Muscle Health Awareness Day event expands its scope

Man's back muscle and body structure. Human body view from behind isolated on white background.

The annual Muscle Health Awareness Day (MHAD) event hosted at York University on Friday, May 17, looks to advance its research reputation in the field with an emphasis on introducing attending researchers to a lived experience session.

Sponsored by York’s Muscle Health Research Centre (funded by the Faculty of Health), the Office of the Vice-President, Research & Innovation and the Canadian Society for Exercise Physiology, each year MHAD brings together doctors, scientists and trainees from across Canada and the United States. It aims to help advance understanding of the physiology and adaptation of muscles, vasculature and the heart during exercise and aging.

Among the nine speakers and 60 trainee presentations that will be featured at this year’s 15th annual event, something new will be introduced: a special lived experience session.

In recent years, among pre-clinical and clinical researchers in the field, there has been a growing movement to connect directly with individuals struggling with muscle-related health issues to better inform research.

“How can we truly understand what we’re studying if we don’t have any experience with that situation?” says Professor Christopher Perry, director of the Muscle Health Research Centre (MHRC). “What options are remaining? To listen to people who have it.”

Perry has experienced this first-hand at other conferences where, during sessions on particular diseases or conditions, people who were affected by them were involved in the discussion – putting a human face to what attendees spend their time researching. He still remembers the impact that can have. “The first thing I felt was not knowledge. The first thing I felt was inspiration,” he says. “‘This is why we’re doing and this,’” he thought.

He has found, too, that when listening to lived experiences, sometimes those who are affected by a condition will bring up feelings, pain or sensations that researchers hadn’t thought to ask about or were aware of through literature. That, in turn, can lead to new understanding and avenues for research.

When Perry became director of the MHRC, he pushed for the MHAD event to not only follow suit but demonstrate innovation – it is among the first conferences with pre-clinical researchers in attendance to include a lived experience session.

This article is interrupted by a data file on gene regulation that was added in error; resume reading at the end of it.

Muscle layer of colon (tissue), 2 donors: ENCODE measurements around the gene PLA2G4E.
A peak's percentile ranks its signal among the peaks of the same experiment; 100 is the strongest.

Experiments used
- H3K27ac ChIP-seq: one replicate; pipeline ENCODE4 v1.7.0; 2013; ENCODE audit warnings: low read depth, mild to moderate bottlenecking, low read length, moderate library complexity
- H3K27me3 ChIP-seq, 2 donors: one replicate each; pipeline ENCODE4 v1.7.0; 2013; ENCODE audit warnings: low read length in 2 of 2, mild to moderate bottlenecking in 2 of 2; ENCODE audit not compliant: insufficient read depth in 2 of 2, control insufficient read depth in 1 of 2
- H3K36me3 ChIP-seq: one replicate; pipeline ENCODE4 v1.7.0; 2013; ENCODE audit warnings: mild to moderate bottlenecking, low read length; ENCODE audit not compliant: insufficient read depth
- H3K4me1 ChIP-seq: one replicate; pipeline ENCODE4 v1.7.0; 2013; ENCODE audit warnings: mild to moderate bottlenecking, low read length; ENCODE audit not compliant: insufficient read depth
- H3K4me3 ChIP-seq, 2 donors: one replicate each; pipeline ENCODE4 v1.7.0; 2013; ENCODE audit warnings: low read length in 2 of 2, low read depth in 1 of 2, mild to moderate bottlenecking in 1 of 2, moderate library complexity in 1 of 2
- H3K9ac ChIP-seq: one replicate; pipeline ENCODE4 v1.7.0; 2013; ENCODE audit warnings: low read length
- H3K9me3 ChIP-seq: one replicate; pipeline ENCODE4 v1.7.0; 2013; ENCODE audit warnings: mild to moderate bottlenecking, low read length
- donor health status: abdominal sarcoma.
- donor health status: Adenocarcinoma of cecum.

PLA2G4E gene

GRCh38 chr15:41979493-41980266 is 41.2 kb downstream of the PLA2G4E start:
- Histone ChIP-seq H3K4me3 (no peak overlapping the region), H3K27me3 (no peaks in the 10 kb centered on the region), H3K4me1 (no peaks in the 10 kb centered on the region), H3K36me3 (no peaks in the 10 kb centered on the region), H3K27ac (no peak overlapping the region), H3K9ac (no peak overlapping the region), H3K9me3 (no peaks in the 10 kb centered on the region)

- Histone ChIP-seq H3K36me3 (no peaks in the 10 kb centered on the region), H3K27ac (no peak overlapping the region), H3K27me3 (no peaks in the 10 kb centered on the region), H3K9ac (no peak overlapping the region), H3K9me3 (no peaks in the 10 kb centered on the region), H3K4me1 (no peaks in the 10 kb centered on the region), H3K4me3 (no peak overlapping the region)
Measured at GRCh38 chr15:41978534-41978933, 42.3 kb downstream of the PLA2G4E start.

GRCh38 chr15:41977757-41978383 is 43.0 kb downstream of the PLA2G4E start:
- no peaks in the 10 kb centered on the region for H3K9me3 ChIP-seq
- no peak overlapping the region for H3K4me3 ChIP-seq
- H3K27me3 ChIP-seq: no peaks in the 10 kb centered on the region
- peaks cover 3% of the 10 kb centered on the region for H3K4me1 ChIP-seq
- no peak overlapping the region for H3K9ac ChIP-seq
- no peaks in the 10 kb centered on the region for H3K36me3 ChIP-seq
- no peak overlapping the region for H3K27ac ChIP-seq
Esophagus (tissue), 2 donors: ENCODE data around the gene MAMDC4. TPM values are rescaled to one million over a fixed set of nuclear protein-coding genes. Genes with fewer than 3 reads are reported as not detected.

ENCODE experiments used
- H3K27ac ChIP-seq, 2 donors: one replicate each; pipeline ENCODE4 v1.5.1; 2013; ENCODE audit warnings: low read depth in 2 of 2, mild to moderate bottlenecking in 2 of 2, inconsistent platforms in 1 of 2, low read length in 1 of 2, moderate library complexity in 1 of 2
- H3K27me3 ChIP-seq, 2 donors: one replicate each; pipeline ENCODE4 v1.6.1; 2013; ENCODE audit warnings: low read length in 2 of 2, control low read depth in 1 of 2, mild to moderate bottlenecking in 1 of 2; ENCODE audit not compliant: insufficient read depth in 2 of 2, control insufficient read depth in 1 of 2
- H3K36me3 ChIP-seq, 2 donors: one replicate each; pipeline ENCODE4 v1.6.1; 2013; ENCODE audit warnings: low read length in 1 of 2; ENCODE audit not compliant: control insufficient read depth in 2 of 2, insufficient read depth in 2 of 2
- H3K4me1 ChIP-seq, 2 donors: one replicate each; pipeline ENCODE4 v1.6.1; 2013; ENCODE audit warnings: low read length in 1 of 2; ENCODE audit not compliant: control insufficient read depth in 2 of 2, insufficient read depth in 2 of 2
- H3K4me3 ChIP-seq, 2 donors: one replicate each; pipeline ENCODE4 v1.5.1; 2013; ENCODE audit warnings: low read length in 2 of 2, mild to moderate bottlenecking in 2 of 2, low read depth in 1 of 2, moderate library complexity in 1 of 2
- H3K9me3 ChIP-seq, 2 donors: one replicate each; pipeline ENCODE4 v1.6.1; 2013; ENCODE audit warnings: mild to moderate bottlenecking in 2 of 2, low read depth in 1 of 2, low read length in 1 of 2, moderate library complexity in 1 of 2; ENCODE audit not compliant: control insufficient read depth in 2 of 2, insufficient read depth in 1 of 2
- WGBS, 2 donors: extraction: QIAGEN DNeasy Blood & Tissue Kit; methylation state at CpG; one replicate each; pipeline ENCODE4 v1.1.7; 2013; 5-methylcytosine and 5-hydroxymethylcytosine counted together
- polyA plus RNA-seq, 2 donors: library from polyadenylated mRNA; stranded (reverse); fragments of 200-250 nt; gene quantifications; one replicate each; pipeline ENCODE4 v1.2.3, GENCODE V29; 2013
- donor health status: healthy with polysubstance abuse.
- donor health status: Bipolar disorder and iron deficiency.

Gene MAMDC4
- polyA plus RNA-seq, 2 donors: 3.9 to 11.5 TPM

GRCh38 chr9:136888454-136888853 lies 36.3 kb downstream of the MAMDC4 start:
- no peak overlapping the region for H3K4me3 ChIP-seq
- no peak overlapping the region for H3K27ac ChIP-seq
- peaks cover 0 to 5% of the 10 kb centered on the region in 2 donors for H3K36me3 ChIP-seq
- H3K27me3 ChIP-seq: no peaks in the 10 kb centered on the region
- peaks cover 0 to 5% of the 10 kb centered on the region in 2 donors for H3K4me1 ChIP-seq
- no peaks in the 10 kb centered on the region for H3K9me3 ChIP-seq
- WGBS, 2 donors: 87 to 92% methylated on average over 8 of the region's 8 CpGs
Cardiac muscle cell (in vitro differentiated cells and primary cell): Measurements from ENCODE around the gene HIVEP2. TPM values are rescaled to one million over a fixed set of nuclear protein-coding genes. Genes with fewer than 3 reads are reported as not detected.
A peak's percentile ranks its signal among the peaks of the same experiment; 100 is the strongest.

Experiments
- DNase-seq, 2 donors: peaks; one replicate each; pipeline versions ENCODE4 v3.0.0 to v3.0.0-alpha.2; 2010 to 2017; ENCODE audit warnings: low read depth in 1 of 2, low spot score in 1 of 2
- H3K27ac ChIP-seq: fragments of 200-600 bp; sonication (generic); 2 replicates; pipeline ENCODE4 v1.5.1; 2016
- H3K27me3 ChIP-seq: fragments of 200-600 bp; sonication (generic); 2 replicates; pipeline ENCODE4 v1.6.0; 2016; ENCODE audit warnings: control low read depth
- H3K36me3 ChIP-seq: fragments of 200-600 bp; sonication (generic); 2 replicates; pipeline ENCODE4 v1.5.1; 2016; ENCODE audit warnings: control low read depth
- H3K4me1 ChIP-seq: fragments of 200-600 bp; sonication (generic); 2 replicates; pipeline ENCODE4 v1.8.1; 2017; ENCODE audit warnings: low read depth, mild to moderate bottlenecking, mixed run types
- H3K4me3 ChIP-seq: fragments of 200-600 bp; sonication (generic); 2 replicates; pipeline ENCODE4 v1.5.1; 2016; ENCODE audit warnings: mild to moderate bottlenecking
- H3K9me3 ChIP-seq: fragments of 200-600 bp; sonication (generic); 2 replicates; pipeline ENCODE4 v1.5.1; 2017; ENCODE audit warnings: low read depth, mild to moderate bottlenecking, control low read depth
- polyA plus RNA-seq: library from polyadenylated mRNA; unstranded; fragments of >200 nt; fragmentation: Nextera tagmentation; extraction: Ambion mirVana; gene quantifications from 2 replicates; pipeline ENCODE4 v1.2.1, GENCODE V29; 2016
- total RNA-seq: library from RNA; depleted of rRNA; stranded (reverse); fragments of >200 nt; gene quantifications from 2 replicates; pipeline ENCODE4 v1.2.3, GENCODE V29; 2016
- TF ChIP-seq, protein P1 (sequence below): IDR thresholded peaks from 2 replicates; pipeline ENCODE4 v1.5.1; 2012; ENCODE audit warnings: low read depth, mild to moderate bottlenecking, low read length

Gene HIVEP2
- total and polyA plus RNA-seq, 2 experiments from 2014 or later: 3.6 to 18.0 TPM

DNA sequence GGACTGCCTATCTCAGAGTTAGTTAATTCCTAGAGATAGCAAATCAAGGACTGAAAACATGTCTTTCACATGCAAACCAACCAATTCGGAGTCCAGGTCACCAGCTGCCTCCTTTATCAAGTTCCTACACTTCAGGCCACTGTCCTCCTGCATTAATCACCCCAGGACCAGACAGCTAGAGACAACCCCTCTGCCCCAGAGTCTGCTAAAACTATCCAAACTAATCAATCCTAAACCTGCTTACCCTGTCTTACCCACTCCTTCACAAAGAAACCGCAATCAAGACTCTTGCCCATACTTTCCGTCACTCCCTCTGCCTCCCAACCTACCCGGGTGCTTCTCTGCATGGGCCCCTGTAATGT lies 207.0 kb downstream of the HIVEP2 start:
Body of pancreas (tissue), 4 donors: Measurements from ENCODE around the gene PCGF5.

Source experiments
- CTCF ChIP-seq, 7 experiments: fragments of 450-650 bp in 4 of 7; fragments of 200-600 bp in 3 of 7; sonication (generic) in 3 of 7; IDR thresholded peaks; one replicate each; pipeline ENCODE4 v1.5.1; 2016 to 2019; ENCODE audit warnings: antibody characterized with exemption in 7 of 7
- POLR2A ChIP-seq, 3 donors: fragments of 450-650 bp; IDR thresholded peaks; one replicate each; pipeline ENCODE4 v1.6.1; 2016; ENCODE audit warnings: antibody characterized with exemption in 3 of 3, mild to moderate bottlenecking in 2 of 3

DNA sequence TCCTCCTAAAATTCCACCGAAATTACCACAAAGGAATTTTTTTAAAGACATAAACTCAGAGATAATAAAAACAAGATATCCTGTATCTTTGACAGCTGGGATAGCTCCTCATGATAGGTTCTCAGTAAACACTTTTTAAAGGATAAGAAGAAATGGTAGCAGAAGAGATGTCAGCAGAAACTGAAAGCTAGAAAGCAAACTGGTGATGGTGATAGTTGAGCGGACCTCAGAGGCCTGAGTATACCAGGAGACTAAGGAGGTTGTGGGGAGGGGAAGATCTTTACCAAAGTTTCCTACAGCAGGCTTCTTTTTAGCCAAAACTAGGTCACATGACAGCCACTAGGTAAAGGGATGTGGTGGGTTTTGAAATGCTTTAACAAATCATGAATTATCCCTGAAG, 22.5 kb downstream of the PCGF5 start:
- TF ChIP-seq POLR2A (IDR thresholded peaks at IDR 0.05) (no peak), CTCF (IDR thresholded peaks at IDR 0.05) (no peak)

The MHAD event has invited Julia Creet, a filmmaker and English professor in the Department of Liberal Arts & Professional Studies, who will share her experiences as a mature athlete and the process of how she maintains – even improves – her fitness. In her discussion she will cover how incorporating strength training becomes more important to build muscle, how it may take longer to warm up and recover, and how people can remain highly competitive even as they age. To help accentuate the talk, Creet aims to also share a five-minute documentary about her experience as a cyclist.

The session will also include an athletic therapist providing a professional perspective on the challenges faced by aging athletes.

The organizers’ hope is that the session will help provide information to many researchers focusing on aging, while also being relevant to anyone studying how aging affects fitness in all populations.

In its aim to underscore the impact attending researchers can have – especially when considering the lived experiences of those they study – the MHAD event will also feature a session with the CEO of the Canadian Society for Exercise Physiology, who will share how scientific discovery in exercise physiology can be translated into professional practice by front-line certified exercise physiologists.

The intent is for scientists and trainees attending MHAD to see how their roles as researchers can impact society, and how their research efforts can support a continuum of knowledge generation and dissemination towards health solutions for society.

For more information, to register and to submit abstracts or posters for consideration, visit the Muscle Health Awareness Day web page.